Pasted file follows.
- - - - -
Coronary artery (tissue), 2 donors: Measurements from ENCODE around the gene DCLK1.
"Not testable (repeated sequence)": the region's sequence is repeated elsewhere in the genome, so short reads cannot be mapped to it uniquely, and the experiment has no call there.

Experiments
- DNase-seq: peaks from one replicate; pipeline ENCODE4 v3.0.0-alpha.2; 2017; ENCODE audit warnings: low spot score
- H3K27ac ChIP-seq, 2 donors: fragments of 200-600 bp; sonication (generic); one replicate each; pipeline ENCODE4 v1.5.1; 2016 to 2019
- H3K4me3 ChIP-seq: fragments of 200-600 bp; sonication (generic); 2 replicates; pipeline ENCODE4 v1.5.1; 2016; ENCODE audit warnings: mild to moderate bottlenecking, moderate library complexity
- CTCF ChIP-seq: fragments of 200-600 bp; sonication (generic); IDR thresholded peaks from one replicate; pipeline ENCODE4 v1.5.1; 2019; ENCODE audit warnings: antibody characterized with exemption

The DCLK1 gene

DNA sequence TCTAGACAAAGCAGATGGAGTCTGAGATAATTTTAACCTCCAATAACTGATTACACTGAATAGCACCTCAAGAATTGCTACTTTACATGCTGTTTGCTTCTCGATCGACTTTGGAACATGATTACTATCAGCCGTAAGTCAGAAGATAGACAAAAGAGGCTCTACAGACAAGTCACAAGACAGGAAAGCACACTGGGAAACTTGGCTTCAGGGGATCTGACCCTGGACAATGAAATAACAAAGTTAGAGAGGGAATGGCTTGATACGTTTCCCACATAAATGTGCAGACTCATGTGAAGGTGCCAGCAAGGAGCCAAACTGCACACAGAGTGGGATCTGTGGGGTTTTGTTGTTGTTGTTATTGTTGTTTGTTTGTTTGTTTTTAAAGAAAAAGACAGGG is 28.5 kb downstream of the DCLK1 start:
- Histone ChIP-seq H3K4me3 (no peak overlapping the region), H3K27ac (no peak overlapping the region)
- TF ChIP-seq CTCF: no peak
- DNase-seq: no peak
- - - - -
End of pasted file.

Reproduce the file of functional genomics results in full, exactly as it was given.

Coronary artery (tissue), 2 donors: Measurements from ENCODE around the gene DCLK1.
"Not testable (repeated sequence)": the region's sequence is repeated elsewhere in the genome, so short reads cannot be mapped to it uniquely, and the experiment has no call there.

Experiments
- DNase-seq: peaks from one replicate; pipeline ENCODE4 v3.0.0-alpha.2; 2017; ENCODE audit warnings: low spot score
- H3K27ac ChIP-seq, 2 donors: fragments of 200-600 bp; sonication (generic); one replicate each; pipeline ENCODE4 v1.5.1; 2016 to 2019
- H3K4me3 ChIP-seq: fragments of 200-600 bp; sonication (generic); 2 replicates; pipeline ENCODE4 v1.5.1; 2016; ENCODE audit warnings: mild to moderate bottlenecking, moderate library complexity
- CTCF ChIP-seq: fragments of 200-600 bp; sonication (generic); IDR thresholded peaks from one replicate; pipeline ENCODE4 v1.5.1; 2019; ENCODE audit warnings: antibody characterized with exemption

The DCLK1 gene

DNA sequence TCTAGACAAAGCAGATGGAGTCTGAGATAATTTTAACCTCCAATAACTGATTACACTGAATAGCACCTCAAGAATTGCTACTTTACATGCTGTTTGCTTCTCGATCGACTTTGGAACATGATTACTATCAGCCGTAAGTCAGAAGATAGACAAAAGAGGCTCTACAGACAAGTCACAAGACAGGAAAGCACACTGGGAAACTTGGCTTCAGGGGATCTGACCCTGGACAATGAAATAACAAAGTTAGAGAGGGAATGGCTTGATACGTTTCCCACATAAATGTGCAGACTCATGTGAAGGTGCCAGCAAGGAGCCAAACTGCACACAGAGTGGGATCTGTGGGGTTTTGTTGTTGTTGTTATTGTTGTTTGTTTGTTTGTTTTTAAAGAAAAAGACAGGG is 28.5 kb downstream of the DCLK1 start:
- Histone ChIP-seq H3K4me3 (no peak overlapping the region), H3K27ac (no peak overlapping the region)
- TF ChIP-seq CTCF: no peak
- DNase-seq: no peak